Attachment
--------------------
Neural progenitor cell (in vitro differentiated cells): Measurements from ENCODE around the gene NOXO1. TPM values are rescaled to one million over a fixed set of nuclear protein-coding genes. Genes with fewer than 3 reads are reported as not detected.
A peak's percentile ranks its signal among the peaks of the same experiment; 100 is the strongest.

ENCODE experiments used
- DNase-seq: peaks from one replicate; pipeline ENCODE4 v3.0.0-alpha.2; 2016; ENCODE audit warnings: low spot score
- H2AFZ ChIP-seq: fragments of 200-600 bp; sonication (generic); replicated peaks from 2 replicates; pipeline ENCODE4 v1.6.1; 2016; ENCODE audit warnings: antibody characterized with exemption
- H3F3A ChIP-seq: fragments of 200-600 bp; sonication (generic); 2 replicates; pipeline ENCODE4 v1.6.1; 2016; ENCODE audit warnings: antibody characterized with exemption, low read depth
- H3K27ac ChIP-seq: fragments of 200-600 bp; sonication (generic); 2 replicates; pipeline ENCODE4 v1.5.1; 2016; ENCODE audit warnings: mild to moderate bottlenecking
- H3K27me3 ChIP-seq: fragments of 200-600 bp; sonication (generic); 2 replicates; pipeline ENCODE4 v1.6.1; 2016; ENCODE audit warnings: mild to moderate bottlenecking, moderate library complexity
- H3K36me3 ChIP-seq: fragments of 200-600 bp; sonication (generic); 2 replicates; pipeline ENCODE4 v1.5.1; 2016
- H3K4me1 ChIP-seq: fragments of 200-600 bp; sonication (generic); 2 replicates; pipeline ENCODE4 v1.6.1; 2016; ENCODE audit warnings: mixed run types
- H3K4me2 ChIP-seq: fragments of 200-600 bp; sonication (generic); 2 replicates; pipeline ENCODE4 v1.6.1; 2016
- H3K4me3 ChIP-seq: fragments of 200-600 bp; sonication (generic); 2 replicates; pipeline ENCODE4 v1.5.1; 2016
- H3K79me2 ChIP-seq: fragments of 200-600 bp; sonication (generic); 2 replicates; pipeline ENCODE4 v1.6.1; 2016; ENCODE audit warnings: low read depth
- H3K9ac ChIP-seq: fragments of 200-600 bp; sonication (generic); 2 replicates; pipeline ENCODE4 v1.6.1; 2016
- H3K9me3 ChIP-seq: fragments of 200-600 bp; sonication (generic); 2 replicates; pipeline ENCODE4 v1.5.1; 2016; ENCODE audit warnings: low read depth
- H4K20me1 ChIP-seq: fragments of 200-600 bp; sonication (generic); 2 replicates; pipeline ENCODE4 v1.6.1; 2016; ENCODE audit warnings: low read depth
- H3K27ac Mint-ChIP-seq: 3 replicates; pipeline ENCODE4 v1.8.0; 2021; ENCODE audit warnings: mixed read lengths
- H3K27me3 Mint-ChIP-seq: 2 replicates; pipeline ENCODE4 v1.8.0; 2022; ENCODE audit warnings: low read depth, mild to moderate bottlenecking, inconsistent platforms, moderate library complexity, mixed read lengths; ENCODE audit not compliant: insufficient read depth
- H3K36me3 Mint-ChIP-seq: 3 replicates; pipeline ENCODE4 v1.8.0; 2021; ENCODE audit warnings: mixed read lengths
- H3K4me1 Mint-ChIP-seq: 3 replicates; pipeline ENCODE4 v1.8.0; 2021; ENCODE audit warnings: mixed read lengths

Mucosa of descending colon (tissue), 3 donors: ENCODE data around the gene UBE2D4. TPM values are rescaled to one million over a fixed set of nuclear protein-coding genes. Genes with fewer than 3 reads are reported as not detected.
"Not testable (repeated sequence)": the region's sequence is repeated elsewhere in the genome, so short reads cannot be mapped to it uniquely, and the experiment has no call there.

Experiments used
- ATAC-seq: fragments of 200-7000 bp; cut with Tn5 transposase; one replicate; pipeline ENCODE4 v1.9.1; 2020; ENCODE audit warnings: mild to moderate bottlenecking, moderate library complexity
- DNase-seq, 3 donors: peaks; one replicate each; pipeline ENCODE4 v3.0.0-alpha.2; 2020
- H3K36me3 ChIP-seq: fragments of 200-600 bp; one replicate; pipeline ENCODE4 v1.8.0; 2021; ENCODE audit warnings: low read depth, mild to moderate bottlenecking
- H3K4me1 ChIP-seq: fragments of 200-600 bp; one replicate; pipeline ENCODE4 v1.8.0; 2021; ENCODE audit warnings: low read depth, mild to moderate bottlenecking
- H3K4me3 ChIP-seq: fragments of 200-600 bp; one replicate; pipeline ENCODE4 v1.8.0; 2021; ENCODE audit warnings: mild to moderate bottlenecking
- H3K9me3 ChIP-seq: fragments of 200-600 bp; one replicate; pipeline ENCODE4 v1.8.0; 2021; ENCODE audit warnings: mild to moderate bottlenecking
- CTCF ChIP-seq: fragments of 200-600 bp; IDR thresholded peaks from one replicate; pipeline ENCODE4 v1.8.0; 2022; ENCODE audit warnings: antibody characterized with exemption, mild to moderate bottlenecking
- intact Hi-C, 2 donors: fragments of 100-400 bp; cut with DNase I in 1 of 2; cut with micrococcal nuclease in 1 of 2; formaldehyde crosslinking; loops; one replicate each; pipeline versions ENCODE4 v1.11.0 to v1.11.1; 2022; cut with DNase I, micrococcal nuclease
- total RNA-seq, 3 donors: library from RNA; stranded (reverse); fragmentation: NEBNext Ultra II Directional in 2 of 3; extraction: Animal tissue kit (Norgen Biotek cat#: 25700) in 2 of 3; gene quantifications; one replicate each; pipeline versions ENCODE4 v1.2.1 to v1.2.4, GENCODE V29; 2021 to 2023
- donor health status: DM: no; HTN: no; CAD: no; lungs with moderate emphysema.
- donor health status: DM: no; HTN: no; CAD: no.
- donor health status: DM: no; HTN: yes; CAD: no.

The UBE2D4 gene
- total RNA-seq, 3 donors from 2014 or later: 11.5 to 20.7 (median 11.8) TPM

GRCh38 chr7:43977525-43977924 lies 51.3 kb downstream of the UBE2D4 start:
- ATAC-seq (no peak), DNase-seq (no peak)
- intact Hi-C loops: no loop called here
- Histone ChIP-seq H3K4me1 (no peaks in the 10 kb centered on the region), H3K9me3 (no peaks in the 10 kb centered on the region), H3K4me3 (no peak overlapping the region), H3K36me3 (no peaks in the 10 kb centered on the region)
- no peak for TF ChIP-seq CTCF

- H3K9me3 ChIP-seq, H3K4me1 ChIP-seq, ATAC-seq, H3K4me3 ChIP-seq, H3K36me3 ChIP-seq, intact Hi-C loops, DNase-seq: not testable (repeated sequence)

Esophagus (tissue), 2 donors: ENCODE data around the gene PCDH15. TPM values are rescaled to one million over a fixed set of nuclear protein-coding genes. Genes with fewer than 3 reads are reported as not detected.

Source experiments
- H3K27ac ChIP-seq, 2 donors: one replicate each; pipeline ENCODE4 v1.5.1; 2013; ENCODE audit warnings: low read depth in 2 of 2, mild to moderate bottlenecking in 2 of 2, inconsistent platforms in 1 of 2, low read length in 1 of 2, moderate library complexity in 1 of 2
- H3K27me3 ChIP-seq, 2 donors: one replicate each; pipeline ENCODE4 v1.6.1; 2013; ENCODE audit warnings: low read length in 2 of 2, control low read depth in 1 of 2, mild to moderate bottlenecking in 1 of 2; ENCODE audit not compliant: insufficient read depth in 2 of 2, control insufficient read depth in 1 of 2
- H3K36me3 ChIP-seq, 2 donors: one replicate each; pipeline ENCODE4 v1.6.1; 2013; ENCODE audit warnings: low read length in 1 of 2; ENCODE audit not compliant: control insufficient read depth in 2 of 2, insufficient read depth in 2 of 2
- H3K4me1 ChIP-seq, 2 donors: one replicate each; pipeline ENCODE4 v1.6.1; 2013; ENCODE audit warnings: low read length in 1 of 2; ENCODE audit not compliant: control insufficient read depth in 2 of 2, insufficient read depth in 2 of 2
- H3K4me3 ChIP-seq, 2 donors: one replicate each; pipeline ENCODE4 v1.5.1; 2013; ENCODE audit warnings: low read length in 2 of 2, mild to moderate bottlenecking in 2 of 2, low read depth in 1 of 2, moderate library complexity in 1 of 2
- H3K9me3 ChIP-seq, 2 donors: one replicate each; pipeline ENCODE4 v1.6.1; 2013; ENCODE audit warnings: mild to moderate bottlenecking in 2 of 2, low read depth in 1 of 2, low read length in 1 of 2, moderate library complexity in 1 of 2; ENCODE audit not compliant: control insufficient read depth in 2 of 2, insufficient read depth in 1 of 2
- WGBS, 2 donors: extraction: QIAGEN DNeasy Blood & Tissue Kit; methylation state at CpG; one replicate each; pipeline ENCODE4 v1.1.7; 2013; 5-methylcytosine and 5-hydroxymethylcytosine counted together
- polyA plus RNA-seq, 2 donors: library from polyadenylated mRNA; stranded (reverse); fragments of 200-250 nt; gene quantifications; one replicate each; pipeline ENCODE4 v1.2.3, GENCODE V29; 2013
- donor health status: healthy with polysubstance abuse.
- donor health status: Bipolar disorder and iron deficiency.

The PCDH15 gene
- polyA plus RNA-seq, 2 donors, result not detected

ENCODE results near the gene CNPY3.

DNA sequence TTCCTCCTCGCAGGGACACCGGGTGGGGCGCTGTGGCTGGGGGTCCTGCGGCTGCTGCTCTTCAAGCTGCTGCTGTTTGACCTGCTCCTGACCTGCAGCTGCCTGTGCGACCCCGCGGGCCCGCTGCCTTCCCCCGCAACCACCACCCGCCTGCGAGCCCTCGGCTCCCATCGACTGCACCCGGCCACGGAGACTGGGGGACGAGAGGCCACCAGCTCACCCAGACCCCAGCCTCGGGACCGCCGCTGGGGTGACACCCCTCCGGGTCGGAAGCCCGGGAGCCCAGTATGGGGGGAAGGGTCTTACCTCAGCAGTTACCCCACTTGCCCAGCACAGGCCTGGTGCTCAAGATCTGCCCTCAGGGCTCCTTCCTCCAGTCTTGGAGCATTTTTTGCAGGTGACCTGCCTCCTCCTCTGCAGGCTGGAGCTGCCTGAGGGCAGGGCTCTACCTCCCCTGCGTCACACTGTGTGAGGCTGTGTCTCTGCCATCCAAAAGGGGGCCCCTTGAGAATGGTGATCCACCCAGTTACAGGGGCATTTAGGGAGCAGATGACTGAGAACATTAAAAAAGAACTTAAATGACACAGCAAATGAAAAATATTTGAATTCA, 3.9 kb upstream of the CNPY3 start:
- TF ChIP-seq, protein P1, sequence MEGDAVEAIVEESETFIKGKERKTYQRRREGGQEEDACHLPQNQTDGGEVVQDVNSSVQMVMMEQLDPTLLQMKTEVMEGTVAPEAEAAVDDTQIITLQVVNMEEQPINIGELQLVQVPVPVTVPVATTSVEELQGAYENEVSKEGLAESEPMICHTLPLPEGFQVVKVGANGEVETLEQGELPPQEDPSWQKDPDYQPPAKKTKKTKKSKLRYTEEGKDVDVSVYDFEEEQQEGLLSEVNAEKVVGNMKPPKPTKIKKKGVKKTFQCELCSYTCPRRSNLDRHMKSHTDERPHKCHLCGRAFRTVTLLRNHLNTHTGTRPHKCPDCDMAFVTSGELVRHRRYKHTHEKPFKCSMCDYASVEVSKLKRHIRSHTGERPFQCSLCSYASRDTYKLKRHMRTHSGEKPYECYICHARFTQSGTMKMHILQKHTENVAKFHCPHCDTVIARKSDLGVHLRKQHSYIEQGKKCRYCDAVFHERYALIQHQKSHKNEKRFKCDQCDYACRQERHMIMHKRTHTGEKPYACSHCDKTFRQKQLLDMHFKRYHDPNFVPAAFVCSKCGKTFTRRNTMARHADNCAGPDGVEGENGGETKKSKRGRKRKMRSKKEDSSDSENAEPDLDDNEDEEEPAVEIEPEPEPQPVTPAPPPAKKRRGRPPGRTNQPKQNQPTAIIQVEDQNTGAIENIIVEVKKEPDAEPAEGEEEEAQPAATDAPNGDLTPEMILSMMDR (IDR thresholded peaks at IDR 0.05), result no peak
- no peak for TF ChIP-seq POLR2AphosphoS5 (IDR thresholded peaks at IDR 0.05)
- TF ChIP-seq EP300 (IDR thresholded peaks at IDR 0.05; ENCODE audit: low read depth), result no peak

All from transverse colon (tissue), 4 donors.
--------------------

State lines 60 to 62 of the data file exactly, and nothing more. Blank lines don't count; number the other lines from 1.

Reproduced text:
- TF ChIP-seq, protein P1, sequence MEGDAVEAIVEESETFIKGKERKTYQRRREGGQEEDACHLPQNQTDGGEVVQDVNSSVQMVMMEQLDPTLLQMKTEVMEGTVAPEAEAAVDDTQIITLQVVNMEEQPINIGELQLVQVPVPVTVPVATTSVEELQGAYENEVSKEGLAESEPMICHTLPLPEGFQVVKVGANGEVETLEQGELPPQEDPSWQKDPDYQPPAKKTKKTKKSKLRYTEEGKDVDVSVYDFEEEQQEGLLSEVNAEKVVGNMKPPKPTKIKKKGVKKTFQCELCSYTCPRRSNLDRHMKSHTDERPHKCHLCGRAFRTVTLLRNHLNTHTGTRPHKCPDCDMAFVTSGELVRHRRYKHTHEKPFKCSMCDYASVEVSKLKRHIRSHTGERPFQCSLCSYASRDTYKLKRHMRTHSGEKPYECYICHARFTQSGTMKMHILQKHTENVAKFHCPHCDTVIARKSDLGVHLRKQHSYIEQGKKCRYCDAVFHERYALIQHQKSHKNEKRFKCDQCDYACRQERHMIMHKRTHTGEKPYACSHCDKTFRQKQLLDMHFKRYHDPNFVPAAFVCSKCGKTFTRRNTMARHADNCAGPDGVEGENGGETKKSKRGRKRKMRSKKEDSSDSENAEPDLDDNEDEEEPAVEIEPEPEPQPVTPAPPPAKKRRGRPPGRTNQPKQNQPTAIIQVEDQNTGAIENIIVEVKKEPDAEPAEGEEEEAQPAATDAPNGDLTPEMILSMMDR (IDR thresholded peaks at IDR 0.05), result no peak
- no peak for TF ChIP-seq POLR2AphosphoS5 (IDR thresholded peaks at IDR 0.05)
- TF ChIP-seq EP300 (IDR thresholded peaks at IDR 0.05; ENCODE audit: low read depth), result no peak